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Power feeds for Chinese mills

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Dave Sawdon 109/11/2020 11:28:59
22 forum posts
3 photos

I recently bought a Warco WM18B and am now wondering about power feed for the table and (maybe) the column.

The Warco price for a power table feed is over £350, which seems rather OTT for a motor, speed control and attachments. I'd prefer not to spend weeks designing and making something, but are there any other options? I think most use would be for quickly moving the table between regions (it's quite a long table), rather than during milling, so something quite crude would probably do.

I don't think a power raise/lower is available for the column, but it would be a useful addition.

David Maynard 409/11/2020 11:31:34
14 forum posts
2 photos

Ade's Workshop on YouTube has recently done just this. A long series of videos......

ChrisB09/11/2020 11:46:22
645 forum posts
207 photos

Have a look at this thread: **LINK**

You can skip the clutch part to simplify things. Nothing wrong with Ade's powerfeed, but I believe a direct drive rather than belt drive is simpler and more compact.

As for raising and lowering the column, I plan to use a similar motor controlled by the same speed controller, a switch will select which axis to move.

This is what mine looks like in operation.

Edited By ChrisB on 09/11/2020 11:55:31

mechman4809/11/2020 12:11:03
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2933 forum posts
460 photos

Have a look in my album 'X axis drive' I've used a 12v two speed wiper motor, a PWM with speed controller from eBay, & a spare 1/4 drive universal joint + spare sockets modified to be spring loaded; crude but it works fine for me.

George.

Roger Best09/11/2020 20:46:08
293 forum posts
31 photos

That's great George.

I have wondered why people keep jumping to steppers and fancy tech. Those of us with model railways probably prefer a simpler way forward.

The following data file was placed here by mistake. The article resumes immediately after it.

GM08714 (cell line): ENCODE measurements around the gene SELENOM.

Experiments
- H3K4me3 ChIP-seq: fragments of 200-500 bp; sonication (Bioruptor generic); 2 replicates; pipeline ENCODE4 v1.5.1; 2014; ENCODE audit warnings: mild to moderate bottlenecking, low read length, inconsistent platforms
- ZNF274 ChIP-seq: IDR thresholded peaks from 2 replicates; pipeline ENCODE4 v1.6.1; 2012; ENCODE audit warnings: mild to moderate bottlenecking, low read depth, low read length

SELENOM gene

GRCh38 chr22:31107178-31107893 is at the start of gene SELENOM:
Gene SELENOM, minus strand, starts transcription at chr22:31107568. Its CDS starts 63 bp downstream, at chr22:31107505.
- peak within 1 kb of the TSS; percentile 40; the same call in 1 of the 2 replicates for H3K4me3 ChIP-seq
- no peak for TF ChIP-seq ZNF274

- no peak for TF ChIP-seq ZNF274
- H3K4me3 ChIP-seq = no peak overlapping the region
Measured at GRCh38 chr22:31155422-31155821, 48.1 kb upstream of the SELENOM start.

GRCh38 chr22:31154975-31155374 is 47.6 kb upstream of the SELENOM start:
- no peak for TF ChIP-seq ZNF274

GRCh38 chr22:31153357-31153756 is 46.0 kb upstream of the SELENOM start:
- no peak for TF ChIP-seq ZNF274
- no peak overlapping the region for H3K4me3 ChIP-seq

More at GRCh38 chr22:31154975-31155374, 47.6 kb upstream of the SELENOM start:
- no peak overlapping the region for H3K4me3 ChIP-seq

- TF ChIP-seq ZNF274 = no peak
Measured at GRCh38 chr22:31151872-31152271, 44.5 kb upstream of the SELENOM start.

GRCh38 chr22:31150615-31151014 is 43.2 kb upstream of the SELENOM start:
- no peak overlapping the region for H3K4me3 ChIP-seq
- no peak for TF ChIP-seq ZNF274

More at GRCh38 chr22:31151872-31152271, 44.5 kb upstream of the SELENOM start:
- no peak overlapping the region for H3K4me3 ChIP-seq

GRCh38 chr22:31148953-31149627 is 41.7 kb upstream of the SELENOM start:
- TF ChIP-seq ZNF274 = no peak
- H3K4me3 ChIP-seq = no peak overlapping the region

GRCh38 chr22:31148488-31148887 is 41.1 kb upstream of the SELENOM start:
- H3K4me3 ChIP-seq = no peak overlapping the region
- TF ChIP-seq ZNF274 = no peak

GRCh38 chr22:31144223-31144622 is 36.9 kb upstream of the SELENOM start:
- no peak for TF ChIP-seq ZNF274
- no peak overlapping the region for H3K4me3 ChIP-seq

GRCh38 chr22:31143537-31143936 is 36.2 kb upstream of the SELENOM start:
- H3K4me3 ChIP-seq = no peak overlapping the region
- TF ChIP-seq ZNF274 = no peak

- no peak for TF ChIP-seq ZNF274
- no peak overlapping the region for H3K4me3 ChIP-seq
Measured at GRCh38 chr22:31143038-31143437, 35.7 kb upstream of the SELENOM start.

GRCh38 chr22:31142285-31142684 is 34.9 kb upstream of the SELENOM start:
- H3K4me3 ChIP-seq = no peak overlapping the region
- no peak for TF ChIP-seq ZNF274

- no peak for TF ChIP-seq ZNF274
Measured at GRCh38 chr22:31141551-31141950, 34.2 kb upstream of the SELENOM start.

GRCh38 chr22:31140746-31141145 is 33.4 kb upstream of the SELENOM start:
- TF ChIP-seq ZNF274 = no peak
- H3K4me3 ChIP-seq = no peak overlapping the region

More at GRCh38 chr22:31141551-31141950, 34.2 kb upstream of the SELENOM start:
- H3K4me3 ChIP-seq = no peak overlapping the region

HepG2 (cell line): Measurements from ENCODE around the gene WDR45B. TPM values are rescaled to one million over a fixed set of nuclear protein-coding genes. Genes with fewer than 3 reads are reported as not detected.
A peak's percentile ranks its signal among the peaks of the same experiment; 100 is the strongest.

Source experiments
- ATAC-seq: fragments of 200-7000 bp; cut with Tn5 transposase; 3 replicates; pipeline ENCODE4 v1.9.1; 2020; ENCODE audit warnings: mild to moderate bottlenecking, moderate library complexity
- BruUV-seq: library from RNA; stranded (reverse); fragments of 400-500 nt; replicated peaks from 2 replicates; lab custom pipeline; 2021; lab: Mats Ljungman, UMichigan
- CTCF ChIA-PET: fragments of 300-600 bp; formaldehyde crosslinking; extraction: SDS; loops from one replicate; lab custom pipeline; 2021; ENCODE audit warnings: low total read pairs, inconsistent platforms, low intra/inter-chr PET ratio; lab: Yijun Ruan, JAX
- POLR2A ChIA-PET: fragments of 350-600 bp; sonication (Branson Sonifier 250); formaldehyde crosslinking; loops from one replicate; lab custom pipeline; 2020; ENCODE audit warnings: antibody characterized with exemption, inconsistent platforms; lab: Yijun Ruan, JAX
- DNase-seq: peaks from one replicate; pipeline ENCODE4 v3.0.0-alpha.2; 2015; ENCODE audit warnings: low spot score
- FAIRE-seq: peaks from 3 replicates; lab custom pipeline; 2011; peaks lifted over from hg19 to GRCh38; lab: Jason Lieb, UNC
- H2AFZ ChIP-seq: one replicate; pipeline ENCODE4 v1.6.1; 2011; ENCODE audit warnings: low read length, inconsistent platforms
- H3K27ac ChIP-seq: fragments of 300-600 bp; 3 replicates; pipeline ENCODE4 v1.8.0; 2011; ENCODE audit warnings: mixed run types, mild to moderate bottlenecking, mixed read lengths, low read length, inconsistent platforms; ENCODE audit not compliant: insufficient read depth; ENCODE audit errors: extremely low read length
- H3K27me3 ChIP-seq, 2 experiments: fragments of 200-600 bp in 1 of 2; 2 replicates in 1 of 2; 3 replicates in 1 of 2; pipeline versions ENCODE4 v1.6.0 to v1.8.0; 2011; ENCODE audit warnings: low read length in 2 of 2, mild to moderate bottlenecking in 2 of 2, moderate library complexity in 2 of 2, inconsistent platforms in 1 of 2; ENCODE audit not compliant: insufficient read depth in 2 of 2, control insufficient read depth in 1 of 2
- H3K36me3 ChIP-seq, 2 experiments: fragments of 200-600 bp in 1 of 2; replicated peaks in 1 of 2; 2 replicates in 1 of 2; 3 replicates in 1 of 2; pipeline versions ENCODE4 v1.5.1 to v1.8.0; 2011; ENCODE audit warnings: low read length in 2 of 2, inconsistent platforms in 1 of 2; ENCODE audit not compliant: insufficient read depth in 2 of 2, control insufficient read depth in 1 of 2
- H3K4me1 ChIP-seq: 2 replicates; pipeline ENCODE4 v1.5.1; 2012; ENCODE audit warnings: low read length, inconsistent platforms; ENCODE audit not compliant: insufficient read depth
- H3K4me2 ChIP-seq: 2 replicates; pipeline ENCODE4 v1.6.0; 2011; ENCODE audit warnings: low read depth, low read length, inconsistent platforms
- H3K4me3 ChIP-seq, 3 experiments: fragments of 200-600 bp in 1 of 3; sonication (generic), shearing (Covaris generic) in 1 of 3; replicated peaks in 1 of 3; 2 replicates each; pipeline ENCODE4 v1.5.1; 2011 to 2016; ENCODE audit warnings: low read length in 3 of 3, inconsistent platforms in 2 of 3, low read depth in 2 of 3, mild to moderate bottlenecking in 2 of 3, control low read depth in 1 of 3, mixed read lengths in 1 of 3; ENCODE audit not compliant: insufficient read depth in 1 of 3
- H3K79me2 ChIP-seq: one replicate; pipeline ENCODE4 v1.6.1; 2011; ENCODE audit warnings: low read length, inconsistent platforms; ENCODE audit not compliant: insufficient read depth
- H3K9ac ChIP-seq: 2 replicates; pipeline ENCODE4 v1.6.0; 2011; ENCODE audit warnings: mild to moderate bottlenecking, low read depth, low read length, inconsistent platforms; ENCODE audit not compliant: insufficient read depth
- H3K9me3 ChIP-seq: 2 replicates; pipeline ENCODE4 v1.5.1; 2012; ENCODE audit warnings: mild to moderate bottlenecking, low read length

Dave Sawdon - the 18B is a new "hot" model - how about a review? wink

Paul Lousick09/11/2020 22:18:13
1844 forum posts
659 photos

The Warco power feed also incorporates a gearbox as well as a motor and speed control but at £350 is OTT and the same units are available on ebay for much less but you will not have the backup of a local supplier.

Paul.

 

power feed.jpg

Edited By JasonB on 10/11/2020 07:06:05

ChrisB10/11/2020 06:48:42
645 forum posts
207 photos
Posted by Roger Best on 09/11/2020 20:46:08:

That's great George.

I have wondered why people keep jumping to steppers and fancy tech. Those of us with model railways probably prefer a simpler way forward.

What's the fancy tech in a stepper motor power feed? It's ok if you prefer to recycle a wiper motor and adapt it to yours, but there's nothong to wonder about people using alternate more up to date methods...each to their own I suppose?

David Holloway 510/11/2020 08:16:33
3 forum posts

Just a thought on Warco mill power feeds. . I bought a new VM mill and also a power feed via Warco. It is a unit made in China of course . Sitting down one evening the power tripped off . Traced it back to the power feed armature . Total short circuit . Bang went £350 No joy trying to obtain a new armature and it seems these are considered a throw away item. I found an almost identical unit, brand new on that "selling website" for £125 . An identical amount of fitting required for the new one required as the old expensive unit. Ho hum..

Alan Wood 410/11/2020 09:46:13
204 forum posts
12 photos

I have just finished fitting steppers to my Myford VMB manual mill.

Write up here.

Alan

john fletcher 110/11/2020 10:54:33
718 forum posts

Some twenty or more years ago I made a power table feed for my Naerok bench top mill, using an up and down car window motor, g/box gears from a redundant photo copier, dog clutch and home brew speed controller from a circuit in ME. I have forward, reverse and speed control, at almost zero cost as I think all the electronic components came from a washing machine speed board. and it has never let me down. If any one has any ideas on how to power the up down of the head or making the machine into a boring one, I would like to communicate with them. John

Dave Sawdon 110/11/2020 13:43:55
22 forum posts
3 photos

David Holloway 5: eBay item number EDIT Deleted see CofC  is tempting, is this similar to the one you bought?

I haven't used a power feed since doing a short course on a Bridgeport 35+ years ago. I presume the type with a bevel gear (and appear to hang off the lead screw) don't have clutches, so do they cause a lot of drag when the table is moved manually?

Edited to say: On reflection, the sort of power feed with a bevel gear probably hangs down too far for a WM18B

Edited By Dave Sawdon 1 on 10/11/2020 14:30:17

Edited By JasonB on 10/11/2020 14:51:12

Roger Best10/11/2020 17:14:46
293 forum posts
31 photos

Awesome write-up Alan. yes

Roger Best10/11/2020 17:42:36
293 forum posts